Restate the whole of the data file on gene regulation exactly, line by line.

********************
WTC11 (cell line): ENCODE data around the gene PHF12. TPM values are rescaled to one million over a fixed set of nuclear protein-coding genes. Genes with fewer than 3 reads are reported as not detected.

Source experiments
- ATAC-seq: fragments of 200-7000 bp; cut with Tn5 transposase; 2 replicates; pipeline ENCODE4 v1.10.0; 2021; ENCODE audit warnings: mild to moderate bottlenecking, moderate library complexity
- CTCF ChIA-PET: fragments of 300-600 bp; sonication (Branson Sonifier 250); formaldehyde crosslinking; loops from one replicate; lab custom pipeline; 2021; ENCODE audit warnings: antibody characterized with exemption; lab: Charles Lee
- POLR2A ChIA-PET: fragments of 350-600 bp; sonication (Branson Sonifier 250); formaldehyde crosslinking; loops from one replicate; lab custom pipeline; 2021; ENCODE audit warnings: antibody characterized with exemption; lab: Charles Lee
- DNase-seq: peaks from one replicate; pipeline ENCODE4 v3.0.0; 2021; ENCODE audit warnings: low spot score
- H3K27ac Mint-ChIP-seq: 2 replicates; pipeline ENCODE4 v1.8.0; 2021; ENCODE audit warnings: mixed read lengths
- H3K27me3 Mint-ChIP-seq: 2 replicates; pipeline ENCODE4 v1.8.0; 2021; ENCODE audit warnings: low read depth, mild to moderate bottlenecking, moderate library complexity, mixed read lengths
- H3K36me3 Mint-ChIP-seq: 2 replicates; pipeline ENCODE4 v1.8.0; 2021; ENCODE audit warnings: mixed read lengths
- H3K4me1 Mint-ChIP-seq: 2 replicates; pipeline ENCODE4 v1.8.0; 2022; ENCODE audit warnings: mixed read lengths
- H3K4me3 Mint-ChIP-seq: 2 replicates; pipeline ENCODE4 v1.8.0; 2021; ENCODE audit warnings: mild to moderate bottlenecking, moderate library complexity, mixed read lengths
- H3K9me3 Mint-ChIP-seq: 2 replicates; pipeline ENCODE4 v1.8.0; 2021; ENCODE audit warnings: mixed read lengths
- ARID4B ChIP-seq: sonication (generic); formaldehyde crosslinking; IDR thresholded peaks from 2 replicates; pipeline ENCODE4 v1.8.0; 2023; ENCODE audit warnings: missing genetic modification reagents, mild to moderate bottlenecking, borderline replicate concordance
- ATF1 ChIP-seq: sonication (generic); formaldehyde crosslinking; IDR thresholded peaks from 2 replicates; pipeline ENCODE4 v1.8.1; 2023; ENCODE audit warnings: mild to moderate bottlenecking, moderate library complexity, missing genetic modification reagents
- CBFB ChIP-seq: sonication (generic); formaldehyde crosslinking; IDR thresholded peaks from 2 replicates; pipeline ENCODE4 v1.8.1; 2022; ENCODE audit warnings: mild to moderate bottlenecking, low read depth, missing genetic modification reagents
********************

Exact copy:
WTC11 (cell line): ENCODE data around the gene PHF12. TPM values are rescaled to one million over a fixed set of nuclear protein-coding genes. Genes with fewer than 3 reads are reported as not detected.

Source experiments
- ATAC-seq: fragments of 200-7000 bp; cut with Tn5 transposase; 2 replicates; pipeline ENCODE4 v1.10.0; 2021; ENCODE audit warnings: mild to moderate bottlenecking, moderate library complexity
- CTCF ChIA-PET: fragments of 300-600 bp; sonication (Branson Sonifier 250); formaldehyde crosslinking; loops from one replicate; lab custom pipeline; 2021; ENCODE audit warnings: antibody characterized with exemption; lab: Charles Lee
- POLR2A ChIA-PET: fragments of 350-600 bp; sonication (Branson Sonifier 250); formaldehyde crosslinking; loops from one replicate; lab custom pipeline; 2021; ENCODE audit warnings: antibody characterized with exemption; lab: Charles Lee
- DNase-seq: peaks from one replicate; pipeline ENCODE4 v3.0.0; 2021; ENCODE audit warnings: low spot score
- H3K27ac Mint-ChIP-seq: 2 replicates; pipeline ENCODE4 v1.8.0; 2021; ENCODE audit warnings: mixed read lengths
- H3K27me3 Mint-ChIP-seq: 2 replicates; pipeline ENCODE4 v1.8.0; 2021; ENCODE audit warnings: low read depth, mild to moderate bottlenecking, moderate library complexity, mixed read lengths
- H3K36me3 Mint-ChIP-seq: 2 replicates; pipeline ENCODE4 v1.8.0; 2021; ENCODE audit warnings: mixed read lengths
- H3K4me1 Mint-ChIP-seq: 2 replicates; pipeline ENCODE4 v1.8.0; 2022; ENCODE audit warnings: mixed read lengths
- H3K4me3 Mint-ChIP-seq: 2 replicates; pipeline ENCODE4 v1.8.0; 2021; ENCODE audit warnings: mild to moderate bottlenecking, moderate library complexity, mixed read lengths
- H3K9me3 Mint-ChIP-seq: 2 replicates; pipeline ENCODE4 v1.8.0; 2021; ENCODE audit warnings: mixed read lengths
- ARID4B ChIP-seq: sonication (generic); formaldehyde crosslinking; IDR thresholded peaks from 2 replicates; pipeline ENCODE4 v1.8.0; 2023; ENCODE audit warnings: missing genetic modification reagents, mild to moderate bottlenecking, borderline replicate concordance
- ATF1 ChIP-seq: sonication (generic); formaldehyde crosslinking; IDR thresholded peaks from 2 replicates; pipeline ENCODE4 v1.8.1; 2023; ENCODE audit warnings: mild to moderate bottlenecking, moderate library complexity, missing genetic modification reagents
- CBFB ChIP-seq: sonication (generic); formaldehyde crosslinking; IDR thresholded peaks from 2 replicates; pipeline ENCODE4 v1.8.1; 2022; ENCODE audit warnings: mild to moderate bottlenecking, low read depth, missing genetic modification reagents